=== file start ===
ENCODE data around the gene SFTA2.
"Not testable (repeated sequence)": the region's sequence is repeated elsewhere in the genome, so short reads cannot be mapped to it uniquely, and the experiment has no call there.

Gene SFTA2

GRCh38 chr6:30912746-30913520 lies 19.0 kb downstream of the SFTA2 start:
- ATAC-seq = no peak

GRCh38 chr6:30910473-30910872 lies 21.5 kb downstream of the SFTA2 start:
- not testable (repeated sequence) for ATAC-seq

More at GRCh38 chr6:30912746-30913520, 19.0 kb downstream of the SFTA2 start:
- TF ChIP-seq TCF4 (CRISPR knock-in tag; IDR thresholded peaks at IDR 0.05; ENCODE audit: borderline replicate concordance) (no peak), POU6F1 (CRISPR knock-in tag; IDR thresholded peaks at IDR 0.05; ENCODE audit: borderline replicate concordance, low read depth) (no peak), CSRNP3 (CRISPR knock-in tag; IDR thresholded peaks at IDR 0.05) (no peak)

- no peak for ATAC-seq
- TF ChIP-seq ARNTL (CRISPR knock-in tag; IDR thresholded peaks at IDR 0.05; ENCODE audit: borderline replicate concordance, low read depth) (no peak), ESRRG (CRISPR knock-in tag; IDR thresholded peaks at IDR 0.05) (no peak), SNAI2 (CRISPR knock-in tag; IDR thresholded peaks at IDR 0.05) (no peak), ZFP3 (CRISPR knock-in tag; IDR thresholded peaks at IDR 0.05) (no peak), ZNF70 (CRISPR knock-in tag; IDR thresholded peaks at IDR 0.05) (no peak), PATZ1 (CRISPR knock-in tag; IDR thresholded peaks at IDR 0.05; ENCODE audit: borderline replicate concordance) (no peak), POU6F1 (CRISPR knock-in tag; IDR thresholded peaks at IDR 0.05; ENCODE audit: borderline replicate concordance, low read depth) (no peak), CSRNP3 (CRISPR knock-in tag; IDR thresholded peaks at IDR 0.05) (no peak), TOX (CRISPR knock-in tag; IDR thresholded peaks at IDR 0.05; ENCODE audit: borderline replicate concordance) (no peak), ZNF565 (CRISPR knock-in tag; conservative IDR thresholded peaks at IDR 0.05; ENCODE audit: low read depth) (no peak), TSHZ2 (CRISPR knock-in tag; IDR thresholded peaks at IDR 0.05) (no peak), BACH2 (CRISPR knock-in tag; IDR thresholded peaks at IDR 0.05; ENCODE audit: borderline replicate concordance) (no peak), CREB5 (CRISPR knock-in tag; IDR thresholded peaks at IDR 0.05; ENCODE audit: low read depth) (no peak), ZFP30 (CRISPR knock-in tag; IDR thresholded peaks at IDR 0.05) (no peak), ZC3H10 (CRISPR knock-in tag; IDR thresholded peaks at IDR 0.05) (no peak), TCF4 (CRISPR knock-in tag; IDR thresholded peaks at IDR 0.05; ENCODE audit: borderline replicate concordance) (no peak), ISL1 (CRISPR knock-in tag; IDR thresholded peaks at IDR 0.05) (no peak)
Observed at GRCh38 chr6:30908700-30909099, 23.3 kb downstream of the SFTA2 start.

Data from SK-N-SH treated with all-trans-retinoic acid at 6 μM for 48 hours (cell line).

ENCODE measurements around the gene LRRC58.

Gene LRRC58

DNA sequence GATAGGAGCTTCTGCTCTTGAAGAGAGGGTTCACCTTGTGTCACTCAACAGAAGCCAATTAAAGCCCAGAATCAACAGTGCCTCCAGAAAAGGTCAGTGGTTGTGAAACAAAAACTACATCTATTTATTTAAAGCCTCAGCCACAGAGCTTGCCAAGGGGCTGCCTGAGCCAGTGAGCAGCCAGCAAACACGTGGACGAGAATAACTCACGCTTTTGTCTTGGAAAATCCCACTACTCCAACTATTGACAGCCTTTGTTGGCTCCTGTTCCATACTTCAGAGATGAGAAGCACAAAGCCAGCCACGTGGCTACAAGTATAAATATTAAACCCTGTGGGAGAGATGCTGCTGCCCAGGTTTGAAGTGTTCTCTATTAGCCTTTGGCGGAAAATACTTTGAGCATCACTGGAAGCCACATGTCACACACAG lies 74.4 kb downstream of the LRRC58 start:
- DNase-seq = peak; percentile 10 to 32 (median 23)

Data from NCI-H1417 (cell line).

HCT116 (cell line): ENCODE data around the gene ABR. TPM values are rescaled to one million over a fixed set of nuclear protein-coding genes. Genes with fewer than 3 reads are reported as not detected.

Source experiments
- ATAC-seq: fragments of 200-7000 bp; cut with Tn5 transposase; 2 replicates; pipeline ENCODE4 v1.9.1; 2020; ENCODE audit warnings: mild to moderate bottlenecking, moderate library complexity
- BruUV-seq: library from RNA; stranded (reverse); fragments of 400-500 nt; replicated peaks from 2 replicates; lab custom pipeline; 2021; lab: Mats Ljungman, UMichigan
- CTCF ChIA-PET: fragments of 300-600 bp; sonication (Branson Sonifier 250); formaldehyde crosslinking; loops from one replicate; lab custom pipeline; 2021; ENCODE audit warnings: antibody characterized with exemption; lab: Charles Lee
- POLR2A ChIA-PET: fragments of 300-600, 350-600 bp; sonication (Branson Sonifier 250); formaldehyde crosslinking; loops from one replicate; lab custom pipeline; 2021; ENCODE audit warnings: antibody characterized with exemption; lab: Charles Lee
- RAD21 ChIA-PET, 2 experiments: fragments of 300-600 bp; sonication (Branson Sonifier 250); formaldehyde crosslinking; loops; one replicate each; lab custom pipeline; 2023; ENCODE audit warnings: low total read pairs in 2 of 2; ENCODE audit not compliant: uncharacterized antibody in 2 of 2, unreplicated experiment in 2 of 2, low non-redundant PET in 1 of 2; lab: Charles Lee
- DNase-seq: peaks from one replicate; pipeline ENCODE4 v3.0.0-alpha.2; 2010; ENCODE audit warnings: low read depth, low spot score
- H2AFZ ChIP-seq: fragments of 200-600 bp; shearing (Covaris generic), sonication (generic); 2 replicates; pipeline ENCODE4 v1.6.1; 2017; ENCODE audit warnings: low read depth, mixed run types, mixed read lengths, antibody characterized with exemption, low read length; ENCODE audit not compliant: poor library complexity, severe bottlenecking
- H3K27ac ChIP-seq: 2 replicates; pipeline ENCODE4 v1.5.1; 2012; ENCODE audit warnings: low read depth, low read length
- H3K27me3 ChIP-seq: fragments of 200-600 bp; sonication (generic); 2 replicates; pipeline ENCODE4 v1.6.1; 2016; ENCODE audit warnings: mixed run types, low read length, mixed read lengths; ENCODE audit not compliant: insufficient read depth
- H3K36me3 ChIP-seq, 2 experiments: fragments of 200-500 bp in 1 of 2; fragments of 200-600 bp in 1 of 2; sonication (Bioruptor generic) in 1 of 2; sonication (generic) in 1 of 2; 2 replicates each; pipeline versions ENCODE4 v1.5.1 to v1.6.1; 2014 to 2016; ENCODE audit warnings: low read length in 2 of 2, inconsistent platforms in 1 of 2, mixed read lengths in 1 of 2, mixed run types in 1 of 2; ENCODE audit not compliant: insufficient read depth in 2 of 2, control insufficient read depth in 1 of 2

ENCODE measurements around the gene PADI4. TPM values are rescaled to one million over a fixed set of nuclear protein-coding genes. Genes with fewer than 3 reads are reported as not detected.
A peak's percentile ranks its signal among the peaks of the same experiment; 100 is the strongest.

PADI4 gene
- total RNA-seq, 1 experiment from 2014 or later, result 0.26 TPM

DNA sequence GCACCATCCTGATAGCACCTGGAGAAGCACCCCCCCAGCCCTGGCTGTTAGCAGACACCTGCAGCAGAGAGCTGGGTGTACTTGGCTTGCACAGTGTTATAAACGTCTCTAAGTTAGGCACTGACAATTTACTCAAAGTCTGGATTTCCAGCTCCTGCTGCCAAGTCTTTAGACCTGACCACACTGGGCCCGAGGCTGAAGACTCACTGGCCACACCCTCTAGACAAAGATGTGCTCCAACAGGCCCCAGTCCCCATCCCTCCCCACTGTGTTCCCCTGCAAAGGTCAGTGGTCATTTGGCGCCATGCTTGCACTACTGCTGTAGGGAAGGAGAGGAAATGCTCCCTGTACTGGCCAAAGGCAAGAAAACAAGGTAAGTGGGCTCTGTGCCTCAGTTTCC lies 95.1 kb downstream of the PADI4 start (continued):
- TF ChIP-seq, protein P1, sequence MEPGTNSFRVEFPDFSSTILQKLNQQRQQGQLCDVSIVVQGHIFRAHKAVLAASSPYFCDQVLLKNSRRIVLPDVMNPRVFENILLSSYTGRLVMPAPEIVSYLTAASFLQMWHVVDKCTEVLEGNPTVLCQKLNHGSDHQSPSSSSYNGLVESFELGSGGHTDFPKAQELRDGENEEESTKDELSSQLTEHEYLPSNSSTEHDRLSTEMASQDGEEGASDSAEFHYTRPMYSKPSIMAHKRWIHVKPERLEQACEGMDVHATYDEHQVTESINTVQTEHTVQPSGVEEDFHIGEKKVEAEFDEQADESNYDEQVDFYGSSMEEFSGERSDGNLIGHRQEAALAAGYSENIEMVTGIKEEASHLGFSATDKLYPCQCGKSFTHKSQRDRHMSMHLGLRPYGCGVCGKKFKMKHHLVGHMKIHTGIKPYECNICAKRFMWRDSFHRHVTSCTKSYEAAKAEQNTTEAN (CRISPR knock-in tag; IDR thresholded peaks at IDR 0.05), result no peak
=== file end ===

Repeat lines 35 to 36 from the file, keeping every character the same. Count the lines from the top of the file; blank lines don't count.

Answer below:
DNA sequence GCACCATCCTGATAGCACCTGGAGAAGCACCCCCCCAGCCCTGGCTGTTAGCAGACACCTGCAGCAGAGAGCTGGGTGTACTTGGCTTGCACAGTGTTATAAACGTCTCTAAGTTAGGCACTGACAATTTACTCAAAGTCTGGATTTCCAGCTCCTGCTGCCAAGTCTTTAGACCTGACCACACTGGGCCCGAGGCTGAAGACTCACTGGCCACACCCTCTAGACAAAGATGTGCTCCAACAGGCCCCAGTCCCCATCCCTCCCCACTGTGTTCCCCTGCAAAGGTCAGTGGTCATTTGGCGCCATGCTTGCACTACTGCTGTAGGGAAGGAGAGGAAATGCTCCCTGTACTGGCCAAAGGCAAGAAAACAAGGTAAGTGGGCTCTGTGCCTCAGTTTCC lies 95.1 kb downstream of the PADI4 start (continued):
- TF ChIP-seq, protein P1, sequence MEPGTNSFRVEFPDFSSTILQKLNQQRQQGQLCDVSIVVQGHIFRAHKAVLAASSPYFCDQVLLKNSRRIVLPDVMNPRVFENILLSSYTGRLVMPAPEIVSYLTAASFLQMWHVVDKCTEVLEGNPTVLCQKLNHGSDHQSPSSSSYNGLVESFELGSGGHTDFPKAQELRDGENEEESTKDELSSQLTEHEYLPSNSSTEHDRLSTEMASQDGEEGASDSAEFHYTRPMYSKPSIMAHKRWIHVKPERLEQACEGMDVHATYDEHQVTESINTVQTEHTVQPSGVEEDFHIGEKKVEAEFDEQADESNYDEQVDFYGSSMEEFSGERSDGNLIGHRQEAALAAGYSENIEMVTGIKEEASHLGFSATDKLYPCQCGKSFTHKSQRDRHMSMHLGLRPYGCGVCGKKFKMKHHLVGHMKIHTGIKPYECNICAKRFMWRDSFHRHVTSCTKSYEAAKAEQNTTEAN (CRISPR knock-in tag; IDR thresholded peaks at IDR 0.05), result no peak